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2013 SOUTHEASTERN NATURALIST 12(2):427–438
Extinct Pterygoboa (Boidae, Erycinae) from the Latest
Oligocene and Early Miocene of Florida
Jim I. Mead1,* and Blaine W. Schubert1
Abstract - Members of the Erycinae are small to medium-sized, semi-fossorial snakes in
the family Boidae (Squamata, Serpentes) known today from Africa, southwestern Asia,
India, and western North America. Erycines were the predominate snakes in faunas of
North America during the Paleogene. In North America, only the minute, extinct erycine
Pterygoboa is known to have additional wing-like processes situated on the postzygapophyses
of the vertebrae. Here we report on Pterygoboa from one latest Oligocene
(25–24 Ma) (White Springs) and two early Miocene (≈20–19 Ma) localities (Miller,
Thomas Farm) in Florida. These specimens represent a significant chronological and
southern geographic range extension for the genus and permit an amendment to the morphological
description of this unusual snake.
Members of the monophyletic subfamily Erycinae (sand-snakes) are small to
medium-sized, semi-fossorial snakes (Squamata, Serpentes) in the family Boidae
(Macrostomata, Booidea). Today members of the subfamily live in Africa, southwestern
Asia, India, and western North America (Charina, Lichanura). During
the Paleogene (early portion of the Cenozoic; Paleocene to Oligocene), erycine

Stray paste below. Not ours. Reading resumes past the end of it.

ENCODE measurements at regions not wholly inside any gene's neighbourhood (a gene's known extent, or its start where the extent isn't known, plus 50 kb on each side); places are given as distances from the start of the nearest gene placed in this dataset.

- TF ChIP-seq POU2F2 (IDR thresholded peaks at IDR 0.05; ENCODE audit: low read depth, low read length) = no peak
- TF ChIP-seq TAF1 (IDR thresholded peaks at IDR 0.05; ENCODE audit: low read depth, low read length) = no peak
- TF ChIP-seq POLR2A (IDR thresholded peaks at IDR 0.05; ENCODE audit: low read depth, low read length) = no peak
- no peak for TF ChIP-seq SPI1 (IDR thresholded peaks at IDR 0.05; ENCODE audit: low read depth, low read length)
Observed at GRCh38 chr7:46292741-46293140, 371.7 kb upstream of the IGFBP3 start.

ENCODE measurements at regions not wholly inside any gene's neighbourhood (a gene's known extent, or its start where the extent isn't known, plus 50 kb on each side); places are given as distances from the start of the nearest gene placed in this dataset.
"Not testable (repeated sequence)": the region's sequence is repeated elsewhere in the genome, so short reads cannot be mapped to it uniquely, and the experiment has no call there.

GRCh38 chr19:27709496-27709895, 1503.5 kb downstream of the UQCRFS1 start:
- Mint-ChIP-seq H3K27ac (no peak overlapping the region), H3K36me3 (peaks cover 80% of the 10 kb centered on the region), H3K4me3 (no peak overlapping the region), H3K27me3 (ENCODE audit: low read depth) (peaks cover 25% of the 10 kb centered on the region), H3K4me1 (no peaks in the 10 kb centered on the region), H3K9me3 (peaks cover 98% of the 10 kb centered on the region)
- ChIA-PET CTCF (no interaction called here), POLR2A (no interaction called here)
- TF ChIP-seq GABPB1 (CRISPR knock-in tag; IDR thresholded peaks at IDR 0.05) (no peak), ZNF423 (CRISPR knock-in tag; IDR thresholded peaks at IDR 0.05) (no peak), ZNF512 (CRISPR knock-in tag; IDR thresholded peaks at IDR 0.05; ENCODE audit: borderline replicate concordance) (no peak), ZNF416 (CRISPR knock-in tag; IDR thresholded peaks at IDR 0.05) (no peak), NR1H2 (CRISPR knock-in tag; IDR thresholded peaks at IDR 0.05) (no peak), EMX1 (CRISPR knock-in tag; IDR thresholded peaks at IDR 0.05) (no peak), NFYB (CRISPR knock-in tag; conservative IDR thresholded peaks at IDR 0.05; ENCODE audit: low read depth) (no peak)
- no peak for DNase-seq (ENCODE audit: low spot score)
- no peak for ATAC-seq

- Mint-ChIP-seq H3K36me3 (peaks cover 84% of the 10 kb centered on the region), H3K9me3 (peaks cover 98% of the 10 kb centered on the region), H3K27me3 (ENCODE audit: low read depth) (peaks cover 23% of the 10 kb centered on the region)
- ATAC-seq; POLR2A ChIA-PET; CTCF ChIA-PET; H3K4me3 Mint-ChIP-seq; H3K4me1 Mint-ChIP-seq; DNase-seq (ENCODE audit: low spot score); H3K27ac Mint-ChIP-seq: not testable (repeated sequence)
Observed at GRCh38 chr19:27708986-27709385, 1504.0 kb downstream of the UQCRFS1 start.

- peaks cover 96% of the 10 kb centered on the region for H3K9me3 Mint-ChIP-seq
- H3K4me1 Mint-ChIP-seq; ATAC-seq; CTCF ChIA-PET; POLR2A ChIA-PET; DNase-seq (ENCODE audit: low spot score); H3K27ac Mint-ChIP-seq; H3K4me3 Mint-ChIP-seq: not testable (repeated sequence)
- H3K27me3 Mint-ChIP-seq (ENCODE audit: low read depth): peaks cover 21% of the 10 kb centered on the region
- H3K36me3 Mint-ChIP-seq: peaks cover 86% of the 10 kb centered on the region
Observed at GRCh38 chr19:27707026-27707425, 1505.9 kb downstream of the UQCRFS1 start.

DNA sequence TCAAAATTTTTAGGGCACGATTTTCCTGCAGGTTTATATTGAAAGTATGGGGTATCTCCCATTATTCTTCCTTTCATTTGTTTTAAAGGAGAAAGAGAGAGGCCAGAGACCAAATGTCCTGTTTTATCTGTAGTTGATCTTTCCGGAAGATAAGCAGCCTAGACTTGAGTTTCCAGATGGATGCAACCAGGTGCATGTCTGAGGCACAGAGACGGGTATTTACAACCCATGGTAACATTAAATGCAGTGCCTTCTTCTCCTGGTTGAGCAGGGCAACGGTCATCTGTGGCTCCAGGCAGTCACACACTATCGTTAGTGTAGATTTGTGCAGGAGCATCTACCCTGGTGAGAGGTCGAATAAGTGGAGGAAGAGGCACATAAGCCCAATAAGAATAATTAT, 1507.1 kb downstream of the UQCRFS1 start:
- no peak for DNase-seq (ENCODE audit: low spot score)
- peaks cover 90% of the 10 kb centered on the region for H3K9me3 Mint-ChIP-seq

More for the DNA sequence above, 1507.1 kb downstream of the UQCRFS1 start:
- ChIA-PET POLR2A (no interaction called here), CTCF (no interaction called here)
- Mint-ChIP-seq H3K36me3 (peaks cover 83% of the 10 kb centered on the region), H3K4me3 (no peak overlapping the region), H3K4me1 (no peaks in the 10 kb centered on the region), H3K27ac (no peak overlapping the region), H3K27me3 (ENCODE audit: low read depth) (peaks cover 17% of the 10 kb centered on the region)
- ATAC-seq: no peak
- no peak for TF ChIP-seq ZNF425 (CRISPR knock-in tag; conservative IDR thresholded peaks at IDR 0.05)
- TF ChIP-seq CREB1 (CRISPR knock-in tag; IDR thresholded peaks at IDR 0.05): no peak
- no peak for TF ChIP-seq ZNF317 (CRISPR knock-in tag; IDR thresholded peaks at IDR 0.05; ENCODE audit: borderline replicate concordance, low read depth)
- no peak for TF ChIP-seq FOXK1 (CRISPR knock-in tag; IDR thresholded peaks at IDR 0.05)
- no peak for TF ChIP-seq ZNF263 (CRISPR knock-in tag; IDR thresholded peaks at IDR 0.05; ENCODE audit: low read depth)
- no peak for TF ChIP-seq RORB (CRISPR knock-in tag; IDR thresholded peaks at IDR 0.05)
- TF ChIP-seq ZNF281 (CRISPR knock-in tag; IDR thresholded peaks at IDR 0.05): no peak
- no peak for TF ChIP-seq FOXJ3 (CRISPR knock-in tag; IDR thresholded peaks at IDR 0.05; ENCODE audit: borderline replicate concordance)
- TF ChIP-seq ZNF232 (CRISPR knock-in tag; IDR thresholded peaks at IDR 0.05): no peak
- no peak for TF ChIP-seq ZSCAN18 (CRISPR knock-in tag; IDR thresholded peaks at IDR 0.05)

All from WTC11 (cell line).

snakes were the predominate snakes in faunas of North America (Holman 2000).
Many fossil specimens in North America are attributed to the Erycinae; however,
Szyndlar and Rage (2003) state that such referral to this subfamily is “… groundless
and the fossils in question actually may have represented other groups of
the Booidea.” Their statement aside, a number of North American researchers
believe that during the latest Oligocene and early Miocene (Arikareean North
American Land Mammal Age [NALMA]) the abundance and diversity of erycine
snake species began to wane at about the same time that the colubroid snakes
began to expand (Holman 2000, Parmley and Holman 1995). Here we report on
an unusual and minute, extinct erycine snake, Pterygoboa, recently recognized
in two early Miocene (Hemingfordian NALMA) localities (Miller local fauna,
Thomas Farm) and one latest Oligocene (middle Arikareean NALMA) locality
(White Springs) in northern Florida.
Overview of erycine. Erycine vertebrae differ from all other snakes in having
additional apophyses (small, bony outgrowths), known as pterapophyses, located
on the neural arch between the neural spine and the postzygapophyses of the
1Department of Geosciences and Don Sundquist Center of Excellence in Paleontology,
East Tennessee State University, Johnson City, TN 37614. *Corresponding author
428 Southeastern Naturalist Vol. 12, No. 2
caudal vertebrae (Fig. 2: pt; Hoffstetter and Rage 1972, Szyndlar 1994, Szyndlar
and Schleich 1994). Trunk vertebrae within the clade (which characteristically
lack these additional apophyses) differ little from one another and therefore
create taxonomic and identification issues. European and North American researchers
habitually differ in their approach to identifying fossil erycine snake
vertebrae; “fossil trunk vertebrae should not be interpreted as belonging to the
Erycinae unless they are accompanied by caudal vertebrae displaying complex
morphology characteristic” of the subfamily (Szyndlar and Rage 2003). North
American Neogene erycine species are diagnosed based on trunk vertebrae (see
discussion and views in Szyndlar and Rage 2003). In the view of these authors,
the extinct Calamagras (including the possibly congeneric Ogmophis) and the
extant Charina and Lichanura are considered the only true erycines in North
America. Holman (1976a) assigned the extinct Pterygoboa to Erycinae; however,